These compounds and the corresponding 4-amino analogs of the formula II derived therefrom ##STR2## wherein R1 and R2 are the same as described hereinabove, are useful intermediates in the preparation of 6-benzoyl-2-amino-1-sulfonylbenzimidazole antiviral agents.
The compounds of this invention are prepared by reacting a fluoronitrobenzene compound of the formula ##STR3## with the anion of a sulfonamide having the formula
R1 SO2 NH2 IV
wherein R1 and R2 are as defined hereinabove. The resulting nitrobenzophenones (I), are transformed to their respective aniline derivatives (II) which are in turn converted into the desired benzimidazoles.
A preferred group of compounds prepared by this process are those compounds wherein R2 is unsubstituted phenyl.
Another preferred group of compounds prepared by this process are those compounds wherein R1 is C1 -C5 alkyl, especially isopropyl.
Two especially preferred compounds of this invention are 3-(isopropylsulfonyl)amino-4-nitrobenzophenone and 3-(isopropylsulfonyl)amino-4-aminobenzophenone.
The following definitions refer to the various terms used throughout this disclosure. The term "furyl" refers to the furan radical attached at the 2 or 3 position. The term "thienyl" refers to the thiophene radical attached at the 2 or 3 position. The term "thiazol-2-yl" or "2-thiazole" refers to the thiazole radical attached at the 2-position. The term "1,3,4-thiadiazol-2-yl" or "thiadiazol-2-yl" refers to the 1,3,4-thiadiazole radical attached at the 2-position. The term "2-methyl-1,3,4-thiadiazol-5-yl" refers to a 2-methyl-1,3,4-thiadiazole radical attached at the 5-position.
The term "C1 -C5 alkyl" refers to the straight and branched aliphatic radicals of one to five carbon atoms such as methyl, ethyl, propyl, isopropyl, butyl, isobutyl, sec-butyl, tert-butyl, amyl, isoamyl, secamyl, sec-isoamyl (1,2-dimethylpropyl), and tert-amyl (1,1-dimethylpropyl). The term C1 -C5 alkyl includes within its definition the terms "C1 -C3 alkyl" and "C1 -C4 alkyl".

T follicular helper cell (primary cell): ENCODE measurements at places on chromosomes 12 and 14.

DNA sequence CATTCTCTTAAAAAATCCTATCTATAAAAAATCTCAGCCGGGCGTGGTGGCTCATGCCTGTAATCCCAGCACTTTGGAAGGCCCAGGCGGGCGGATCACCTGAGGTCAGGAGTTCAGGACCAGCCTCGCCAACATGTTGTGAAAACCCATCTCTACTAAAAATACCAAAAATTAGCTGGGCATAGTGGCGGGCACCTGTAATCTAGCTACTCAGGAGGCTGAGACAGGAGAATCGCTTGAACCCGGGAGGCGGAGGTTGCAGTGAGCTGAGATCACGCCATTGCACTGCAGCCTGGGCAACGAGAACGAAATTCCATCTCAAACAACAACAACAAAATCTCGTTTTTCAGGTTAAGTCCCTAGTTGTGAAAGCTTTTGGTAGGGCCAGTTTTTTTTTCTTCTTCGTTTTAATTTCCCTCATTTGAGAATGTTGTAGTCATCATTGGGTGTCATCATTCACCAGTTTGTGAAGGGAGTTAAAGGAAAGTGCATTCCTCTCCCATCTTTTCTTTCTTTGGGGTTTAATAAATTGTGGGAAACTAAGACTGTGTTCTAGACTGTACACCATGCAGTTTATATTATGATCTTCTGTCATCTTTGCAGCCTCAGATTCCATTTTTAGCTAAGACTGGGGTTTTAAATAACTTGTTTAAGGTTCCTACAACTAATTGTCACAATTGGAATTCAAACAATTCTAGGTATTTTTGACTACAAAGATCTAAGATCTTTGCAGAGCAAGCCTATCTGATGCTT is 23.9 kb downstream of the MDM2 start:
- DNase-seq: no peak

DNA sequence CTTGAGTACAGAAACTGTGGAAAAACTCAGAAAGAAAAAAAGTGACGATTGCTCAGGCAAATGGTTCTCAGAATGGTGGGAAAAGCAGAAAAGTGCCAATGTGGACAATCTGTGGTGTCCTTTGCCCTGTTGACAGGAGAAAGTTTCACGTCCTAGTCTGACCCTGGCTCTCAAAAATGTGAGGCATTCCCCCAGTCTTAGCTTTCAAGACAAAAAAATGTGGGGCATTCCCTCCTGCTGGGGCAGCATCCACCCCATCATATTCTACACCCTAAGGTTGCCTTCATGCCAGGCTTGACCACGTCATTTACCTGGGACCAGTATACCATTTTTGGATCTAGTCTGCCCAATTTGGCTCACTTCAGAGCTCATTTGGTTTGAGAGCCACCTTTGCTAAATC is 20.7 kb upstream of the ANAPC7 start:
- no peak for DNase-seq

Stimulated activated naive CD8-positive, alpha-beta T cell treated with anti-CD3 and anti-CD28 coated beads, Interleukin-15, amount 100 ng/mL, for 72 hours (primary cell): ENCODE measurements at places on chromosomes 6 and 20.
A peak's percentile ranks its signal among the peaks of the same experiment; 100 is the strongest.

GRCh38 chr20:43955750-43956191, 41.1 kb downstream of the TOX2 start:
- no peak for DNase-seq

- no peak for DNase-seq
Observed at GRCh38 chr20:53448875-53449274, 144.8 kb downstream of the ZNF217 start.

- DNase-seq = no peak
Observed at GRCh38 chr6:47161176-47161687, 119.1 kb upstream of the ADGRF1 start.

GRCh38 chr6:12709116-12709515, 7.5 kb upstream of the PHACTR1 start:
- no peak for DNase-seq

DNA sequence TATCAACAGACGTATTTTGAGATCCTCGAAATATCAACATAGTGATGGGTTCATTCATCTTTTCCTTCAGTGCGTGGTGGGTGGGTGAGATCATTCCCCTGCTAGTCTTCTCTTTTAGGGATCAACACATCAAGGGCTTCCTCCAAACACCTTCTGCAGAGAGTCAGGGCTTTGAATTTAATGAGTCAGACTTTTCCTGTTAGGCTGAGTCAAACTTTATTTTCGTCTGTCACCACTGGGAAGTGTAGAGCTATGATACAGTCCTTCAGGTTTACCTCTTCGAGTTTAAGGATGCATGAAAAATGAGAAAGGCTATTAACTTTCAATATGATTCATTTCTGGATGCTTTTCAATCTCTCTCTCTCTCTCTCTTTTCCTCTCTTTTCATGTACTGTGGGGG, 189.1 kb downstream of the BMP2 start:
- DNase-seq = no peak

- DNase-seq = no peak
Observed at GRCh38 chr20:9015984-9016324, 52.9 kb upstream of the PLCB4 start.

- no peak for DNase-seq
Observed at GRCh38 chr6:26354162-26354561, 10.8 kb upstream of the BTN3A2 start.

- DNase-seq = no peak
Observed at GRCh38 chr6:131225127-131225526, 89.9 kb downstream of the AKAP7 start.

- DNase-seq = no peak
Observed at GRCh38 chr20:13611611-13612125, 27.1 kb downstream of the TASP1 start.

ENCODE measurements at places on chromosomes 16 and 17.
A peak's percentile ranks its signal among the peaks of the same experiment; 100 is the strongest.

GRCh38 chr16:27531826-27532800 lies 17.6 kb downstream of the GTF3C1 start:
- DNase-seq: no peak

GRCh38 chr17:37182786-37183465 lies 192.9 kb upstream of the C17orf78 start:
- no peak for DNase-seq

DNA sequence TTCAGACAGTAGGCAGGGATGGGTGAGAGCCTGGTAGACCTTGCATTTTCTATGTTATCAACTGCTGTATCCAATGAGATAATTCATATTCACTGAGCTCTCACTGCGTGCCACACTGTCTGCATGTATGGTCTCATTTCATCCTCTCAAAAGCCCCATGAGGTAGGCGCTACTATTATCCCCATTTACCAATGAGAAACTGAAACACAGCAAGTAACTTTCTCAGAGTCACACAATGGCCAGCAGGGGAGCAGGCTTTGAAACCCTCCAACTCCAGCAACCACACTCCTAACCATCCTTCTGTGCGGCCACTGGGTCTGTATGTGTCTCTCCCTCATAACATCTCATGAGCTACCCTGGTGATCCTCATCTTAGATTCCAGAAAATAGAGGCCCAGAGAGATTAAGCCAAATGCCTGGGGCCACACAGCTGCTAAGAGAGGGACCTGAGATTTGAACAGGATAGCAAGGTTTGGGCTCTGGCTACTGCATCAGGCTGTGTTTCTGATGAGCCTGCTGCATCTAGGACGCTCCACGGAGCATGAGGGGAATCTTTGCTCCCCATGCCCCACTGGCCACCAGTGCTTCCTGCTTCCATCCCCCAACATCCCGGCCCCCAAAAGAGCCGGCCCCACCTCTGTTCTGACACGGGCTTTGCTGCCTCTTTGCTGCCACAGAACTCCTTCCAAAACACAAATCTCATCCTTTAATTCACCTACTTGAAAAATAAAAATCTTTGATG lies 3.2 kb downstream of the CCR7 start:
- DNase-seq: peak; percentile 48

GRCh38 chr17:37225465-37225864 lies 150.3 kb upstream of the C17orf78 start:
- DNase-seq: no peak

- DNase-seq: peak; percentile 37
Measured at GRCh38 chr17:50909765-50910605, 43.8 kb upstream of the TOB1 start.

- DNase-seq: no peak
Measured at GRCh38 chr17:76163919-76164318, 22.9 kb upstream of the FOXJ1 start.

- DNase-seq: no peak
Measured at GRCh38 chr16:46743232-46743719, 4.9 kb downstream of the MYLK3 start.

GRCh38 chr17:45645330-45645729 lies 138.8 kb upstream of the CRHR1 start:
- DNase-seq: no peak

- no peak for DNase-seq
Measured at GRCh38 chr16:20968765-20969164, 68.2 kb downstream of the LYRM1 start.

The term "C3 -C7 cycloalkyl" refers to the saturated alicyclic rings of three to seven carbon atoms such as cyclopropyl, methylcyclopropyl, cyclobutyl, cyclopentyl, cyclohexyl, 1-, 2-, 3- or 4-methylcyclohexyl and cycloheptyl.
The term "C1 -C4 alkoxy" includes the straight and branched aliphatic ether radicals of one to four carbon atoms such as methoxy, ethoxy, propoxy, isopropoxy, butoxy, isobutoxy, sec-butoxy, and tertbutoxy.
The reaction is generally carried out by the addition of the 3-fluoro-4-nitrobenzophenone of formula III to a solution of the previously prepared anion of the sulfonamide. This anion is formed in situ by the action of a strong base on the sulfonamide in a compatible solvent. As those skilled in the art will recognize, the base employed must be strong enough to generate the anion of the particular sulfonamide. While sodium hydride is generally preferred, other bases include alkali metal amides and hydrides such as sodium or potassium amide, potassium hydride, and lithium amide, potassium t-butoxide, and the like. Suitable non-reactive solvents include dimethylsulfoxide, N,N-dimethylformamide, ethers such as diethylether, tetrahydrofuran, and dimethoxyethane, aromatic hydrocarbons such as benzene, toluene, and xylene, and the like. The formation of the sulfonamide anion is generally carried out by adding the sulfonamide to a solution or suspension of the base in the solvent with the exclusion of moisture at a temperature of 0°-100° C., preferably at 0°-30° C.